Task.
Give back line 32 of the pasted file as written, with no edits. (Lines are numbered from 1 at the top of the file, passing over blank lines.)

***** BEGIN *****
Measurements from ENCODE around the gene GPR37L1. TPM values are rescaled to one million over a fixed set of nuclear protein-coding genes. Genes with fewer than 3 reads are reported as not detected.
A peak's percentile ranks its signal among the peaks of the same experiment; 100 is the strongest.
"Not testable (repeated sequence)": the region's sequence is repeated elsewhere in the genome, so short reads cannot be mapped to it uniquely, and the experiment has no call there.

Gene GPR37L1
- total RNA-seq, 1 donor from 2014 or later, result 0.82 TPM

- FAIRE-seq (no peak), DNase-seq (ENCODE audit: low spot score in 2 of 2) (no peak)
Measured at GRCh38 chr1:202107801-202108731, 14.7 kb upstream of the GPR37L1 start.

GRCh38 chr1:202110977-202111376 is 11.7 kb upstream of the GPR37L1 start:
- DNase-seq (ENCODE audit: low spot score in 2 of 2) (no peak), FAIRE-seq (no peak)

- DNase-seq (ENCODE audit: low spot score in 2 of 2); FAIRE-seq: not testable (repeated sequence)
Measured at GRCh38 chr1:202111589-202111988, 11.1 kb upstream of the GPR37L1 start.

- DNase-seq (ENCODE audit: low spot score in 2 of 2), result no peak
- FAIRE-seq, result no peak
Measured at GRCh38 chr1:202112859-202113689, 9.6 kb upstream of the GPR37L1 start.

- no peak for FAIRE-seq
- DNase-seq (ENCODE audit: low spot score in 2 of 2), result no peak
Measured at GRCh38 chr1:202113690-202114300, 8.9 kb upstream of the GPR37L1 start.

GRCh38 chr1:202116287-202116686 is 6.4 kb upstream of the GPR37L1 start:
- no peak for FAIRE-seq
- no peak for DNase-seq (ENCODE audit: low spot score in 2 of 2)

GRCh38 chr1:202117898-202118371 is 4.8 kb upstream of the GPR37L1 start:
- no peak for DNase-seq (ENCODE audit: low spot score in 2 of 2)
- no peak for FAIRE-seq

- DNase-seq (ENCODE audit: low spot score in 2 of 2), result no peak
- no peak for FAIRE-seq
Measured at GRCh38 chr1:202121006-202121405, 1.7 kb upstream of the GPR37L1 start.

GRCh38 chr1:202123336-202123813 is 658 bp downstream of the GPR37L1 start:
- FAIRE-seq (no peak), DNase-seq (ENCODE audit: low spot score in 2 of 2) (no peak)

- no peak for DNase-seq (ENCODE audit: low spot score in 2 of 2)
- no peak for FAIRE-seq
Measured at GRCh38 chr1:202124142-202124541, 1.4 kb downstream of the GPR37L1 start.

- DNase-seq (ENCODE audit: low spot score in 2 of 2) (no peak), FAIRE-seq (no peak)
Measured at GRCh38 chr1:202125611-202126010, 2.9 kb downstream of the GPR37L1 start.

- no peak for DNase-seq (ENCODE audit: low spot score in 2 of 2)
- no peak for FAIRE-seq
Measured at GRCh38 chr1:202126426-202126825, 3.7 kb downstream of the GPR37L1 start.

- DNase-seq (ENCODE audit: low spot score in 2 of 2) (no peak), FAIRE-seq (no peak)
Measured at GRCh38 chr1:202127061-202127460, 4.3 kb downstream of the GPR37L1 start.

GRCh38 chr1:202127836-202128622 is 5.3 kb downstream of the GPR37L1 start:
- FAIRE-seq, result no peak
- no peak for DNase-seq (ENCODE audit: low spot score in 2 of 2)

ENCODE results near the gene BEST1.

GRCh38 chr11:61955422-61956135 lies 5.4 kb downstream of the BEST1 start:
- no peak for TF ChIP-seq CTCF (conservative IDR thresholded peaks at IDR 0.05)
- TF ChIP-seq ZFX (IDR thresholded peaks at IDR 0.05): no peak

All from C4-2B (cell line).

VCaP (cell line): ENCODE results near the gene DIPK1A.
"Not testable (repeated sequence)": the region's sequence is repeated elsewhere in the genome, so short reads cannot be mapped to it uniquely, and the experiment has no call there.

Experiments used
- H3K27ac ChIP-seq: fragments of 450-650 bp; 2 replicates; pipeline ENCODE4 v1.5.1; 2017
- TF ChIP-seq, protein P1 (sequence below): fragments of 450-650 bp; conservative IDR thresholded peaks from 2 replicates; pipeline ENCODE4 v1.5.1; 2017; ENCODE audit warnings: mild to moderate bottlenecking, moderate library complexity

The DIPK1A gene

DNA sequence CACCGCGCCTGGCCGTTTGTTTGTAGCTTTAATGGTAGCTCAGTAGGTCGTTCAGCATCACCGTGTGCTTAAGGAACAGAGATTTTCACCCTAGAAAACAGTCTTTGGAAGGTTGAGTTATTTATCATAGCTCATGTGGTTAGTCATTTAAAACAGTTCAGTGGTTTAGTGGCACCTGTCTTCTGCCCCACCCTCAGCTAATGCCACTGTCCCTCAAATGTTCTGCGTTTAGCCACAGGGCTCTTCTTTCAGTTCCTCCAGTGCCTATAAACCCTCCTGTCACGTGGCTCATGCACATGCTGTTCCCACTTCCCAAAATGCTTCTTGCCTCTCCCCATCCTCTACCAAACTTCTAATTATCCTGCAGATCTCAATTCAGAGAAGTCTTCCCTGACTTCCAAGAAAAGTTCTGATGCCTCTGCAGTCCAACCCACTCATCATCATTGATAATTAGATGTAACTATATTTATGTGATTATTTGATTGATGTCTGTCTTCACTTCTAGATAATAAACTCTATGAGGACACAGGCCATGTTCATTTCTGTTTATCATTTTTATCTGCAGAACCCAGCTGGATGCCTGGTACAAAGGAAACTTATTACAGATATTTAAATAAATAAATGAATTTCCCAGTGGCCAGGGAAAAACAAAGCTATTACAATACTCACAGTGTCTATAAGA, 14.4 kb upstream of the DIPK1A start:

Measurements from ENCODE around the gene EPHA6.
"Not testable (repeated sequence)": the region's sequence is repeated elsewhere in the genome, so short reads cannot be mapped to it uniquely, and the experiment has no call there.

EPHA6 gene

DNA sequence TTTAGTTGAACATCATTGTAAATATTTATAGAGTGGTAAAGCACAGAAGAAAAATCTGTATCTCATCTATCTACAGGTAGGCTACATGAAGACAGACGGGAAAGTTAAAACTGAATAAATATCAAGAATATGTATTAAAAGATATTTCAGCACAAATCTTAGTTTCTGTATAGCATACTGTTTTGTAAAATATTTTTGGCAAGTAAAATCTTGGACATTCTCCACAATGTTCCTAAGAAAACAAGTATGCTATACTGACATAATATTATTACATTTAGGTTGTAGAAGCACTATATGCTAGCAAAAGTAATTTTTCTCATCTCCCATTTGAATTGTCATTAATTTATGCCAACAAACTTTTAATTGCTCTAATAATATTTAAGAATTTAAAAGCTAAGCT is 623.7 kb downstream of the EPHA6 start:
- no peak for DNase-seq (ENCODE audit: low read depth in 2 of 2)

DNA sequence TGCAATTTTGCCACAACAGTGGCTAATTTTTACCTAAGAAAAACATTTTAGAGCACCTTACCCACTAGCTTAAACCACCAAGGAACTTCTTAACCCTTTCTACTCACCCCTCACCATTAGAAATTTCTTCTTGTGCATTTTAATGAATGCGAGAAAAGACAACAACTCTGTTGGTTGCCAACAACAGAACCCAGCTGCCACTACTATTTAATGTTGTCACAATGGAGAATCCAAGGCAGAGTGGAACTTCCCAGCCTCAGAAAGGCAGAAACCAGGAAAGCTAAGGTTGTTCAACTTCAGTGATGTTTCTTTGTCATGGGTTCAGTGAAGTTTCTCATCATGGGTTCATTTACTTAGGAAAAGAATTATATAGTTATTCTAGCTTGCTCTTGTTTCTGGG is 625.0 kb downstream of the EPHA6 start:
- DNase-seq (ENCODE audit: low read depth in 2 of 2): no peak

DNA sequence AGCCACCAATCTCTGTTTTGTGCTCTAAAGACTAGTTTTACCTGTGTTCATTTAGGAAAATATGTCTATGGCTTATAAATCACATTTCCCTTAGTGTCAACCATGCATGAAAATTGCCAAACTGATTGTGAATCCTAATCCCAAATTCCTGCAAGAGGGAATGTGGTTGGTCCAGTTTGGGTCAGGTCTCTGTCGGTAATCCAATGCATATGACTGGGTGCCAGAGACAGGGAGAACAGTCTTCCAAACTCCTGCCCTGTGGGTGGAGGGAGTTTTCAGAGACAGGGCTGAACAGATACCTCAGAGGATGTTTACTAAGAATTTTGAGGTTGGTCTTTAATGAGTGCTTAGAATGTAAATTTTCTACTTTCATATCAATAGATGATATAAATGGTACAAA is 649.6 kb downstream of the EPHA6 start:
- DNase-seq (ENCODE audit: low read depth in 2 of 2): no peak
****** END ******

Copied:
- DNase-seq (ENCODE audit: low spot score in 2 of 2) (no peak), FAIRE-seq (no peak)